I have a VM cluster designed to store multiple SQL Server instances. We use variety of storage providers (i.e. 3PAR, XIV) which have to be changed now (not relevant to what brand). On Oracle on Linux we use VLM / Oracle ASM to perform the storage swap while the Oracle instance remains online. I need to swap the storage of disks used as User_DB, User_DB_Logs and Backup partitions in Windows. Is there anything I can do in the SQL Server / Windows Server world to achieve it?
SQL Server Std & Enterprise 2012-2017
Windows Server 2012 R2 - 2019
I am looking for options like writing both data and log into two targets at the same time (using one MSSQL instance) or Windows Server / VMware level disk mirroring which would allow me to do a hot swap onece both disk are in synch.
My set up has well more than 500 individual SQL Server instances, many with 100+ DBs on it. Solution must be orchestrated and rather generic.
As far as I know there is nothing like that in Windows/MSSQL world, but this forum surprised me enough times to raise this question anyway.
I ended up with an idea to create second set of my databases on the same instance as they are primarily located. That would allow me to have a copy of my DB set located of freshly introduced disks (backed by fresh storage provider behind the VM). In my set up I need to migrate only user databases (including their logs) everything else stays on its current drive set (backups are easy to move). Therefore what I need to achieve now is to force one of the available HA technologies to create a copy of my DB set into the same SQL Server instance. Therefore the plan I have looks like that:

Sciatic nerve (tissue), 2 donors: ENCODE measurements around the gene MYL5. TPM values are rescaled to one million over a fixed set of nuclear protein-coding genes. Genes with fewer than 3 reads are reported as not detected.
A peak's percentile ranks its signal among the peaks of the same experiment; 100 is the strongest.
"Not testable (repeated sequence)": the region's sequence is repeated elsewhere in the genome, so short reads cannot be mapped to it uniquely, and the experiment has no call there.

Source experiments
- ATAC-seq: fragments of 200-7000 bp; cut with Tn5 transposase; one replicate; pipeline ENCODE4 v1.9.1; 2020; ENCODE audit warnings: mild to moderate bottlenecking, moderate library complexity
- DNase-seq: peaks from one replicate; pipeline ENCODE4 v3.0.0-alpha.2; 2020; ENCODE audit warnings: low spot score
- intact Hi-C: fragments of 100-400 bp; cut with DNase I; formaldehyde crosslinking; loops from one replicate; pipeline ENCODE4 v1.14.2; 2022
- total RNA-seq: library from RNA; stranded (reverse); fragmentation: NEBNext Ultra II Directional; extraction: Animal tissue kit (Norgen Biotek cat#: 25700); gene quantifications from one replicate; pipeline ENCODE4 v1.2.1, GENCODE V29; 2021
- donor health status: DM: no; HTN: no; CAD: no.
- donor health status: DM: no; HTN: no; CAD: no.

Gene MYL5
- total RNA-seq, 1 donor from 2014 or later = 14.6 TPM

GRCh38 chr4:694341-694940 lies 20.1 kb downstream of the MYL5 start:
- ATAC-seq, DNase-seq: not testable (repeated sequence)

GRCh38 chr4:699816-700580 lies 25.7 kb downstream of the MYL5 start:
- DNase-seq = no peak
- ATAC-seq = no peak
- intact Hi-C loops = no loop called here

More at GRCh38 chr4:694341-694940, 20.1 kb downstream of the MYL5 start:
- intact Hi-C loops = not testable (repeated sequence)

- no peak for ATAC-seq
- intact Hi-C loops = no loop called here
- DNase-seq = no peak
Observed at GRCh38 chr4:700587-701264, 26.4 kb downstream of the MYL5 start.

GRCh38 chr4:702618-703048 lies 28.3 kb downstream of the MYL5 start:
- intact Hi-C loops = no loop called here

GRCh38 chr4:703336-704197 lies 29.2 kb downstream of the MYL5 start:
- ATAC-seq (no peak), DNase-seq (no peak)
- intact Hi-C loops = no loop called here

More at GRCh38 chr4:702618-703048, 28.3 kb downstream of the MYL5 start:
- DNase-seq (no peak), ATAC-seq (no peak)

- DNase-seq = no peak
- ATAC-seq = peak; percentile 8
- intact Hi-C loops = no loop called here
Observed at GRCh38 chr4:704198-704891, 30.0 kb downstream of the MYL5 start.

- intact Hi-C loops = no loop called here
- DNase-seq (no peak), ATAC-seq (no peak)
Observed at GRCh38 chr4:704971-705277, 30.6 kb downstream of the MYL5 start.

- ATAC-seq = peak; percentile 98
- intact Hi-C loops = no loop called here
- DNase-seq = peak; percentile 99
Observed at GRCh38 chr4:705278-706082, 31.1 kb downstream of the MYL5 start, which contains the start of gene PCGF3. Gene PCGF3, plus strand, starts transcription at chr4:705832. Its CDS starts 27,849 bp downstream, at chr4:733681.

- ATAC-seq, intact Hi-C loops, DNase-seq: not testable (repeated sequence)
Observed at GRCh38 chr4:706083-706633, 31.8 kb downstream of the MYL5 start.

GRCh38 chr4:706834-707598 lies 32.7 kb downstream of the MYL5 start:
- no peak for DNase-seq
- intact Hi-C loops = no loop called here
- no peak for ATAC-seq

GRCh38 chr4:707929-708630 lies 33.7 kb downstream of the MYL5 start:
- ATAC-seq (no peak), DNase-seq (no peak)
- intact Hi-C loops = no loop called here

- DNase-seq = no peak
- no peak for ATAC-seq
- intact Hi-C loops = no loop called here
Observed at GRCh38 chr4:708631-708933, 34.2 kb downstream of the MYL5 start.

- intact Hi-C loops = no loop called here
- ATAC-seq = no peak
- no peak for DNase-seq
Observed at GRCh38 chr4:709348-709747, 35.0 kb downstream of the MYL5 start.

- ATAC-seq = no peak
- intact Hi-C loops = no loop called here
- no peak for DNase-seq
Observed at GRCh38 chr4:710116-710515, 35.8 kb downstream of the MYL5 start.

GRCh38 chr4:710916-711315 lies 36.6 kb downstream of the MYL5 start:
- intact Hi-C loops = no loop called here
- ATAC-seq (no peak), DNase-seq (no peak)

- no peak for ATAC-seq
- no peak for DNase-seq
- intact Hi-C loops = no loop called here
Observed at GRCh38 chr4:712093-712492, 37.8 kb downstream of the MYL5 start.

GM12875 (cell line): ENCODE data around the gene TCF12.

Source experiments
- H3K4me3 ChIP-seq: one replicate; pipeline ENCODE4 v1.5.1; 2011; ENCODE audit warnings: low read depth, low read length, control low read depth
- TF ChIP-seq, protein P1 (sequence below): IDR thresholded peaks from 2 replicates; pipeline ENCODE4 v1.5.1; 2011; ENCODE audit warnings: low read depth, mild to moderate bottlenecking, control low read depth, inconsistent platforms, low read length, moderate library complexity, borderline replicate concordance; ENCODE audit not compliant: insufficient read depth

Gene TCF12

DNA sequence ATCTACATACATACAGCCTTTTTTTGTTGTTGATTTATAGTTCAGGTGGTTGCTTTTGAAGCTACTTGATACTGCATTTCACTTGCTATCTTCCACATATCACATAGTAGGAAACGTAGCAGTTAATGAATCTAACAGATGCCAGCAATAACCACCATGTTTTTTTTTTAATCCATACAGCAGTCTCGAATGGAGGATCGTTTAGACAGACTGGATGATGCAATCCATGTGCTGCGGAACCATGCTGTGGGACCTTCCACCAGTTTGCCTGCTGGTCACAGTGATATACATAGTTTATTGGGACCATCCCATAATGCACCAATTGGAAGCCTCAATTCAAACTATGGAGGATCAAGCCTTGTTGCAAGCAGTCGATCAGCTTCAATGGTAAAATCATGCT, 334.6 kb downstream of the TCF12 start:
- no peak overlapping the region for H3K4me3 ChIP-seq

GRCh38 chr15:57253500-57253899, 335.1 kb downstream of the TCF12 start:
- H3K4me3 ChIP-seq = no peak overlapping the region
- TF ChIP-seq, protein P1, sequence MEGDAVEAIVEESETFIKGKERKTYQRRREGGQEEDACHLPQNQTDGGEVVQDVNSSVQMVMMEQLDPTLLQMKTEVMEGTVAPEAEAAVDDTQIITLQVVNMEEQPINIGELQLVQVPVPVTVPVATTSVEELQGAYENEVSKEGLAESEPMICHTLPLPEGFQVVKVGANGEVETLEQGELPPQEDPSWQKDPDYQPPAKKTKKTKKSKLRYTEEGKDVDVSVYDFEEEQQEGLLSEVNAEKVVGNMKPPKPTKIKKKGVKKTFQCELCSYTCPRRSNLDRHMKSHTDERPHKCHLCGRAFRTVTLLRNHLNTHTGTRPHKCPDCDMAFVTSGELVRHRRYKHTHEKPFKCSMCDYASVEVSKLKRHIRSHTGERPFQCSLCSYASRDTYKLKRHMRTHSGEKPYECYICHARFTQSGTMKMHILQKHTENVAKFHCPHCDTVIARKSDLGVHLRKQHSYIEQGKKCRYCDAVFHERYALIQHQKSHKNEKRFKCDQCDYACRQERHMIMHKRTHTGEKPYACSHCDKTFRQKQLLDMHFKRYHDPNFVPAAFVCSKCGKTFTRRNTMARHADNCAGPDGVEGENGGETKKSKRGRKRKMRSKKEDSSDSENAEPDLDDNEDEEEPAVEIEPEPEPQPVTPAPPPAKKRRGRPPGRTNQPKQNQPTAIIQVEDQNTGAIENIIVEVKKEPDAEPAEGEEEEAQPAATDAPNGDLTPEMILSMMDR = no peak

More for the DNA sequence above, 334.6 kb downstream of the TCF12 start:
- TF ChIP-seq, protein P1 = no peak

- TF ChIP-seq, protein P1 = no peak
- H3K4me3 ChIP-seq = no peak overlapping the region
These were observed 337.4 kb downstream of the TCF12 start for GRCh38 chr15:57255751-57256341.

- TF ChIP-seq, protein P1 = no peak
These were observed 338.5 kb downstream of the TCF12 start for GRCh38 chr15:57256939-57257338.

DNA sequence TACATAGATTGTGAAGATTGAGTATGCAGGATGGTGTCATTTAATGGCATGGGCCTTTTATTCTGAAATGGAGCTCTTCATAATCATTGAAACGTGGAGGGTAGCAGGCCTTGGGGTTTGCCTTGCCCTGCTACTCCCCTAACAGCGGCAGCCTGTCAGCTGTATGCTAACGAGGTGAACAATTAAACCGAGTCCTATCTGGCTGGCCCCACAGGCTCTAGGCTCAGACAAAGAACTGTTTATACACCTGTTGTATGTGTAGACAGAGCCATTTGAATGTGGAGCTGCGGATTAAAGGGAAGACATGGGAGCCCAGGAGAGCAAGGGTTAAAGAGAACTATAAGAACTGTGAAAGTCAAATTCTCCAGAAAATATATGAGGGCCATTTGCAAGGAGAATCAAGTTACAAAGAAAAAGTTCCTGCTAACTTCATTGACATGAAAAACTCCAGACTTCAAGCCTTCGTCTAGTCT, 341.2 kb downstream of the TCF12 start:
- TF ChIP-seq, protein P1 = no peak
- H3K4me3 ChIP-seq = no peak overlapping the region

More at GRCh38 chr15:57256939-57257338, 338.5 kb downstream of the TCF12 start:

- Spin up new disks for SQL DB data and DB logs
- Introduce them to Windows and SQL Server
- Set up a Transactional Replication of all user DBs into the same SQL Server instance, changing DB names and their physical location on drives
- Once everything in synch, stop the SQL traffic, rename DB sets and fail-over into DB located on fresh drives
- Clean up (old DBs, replication, buffer pools etc)
That would allow me to introduce new drives with minimal time off.
Can you think about anything faster than (not involving introducing of new SQL Server instances)?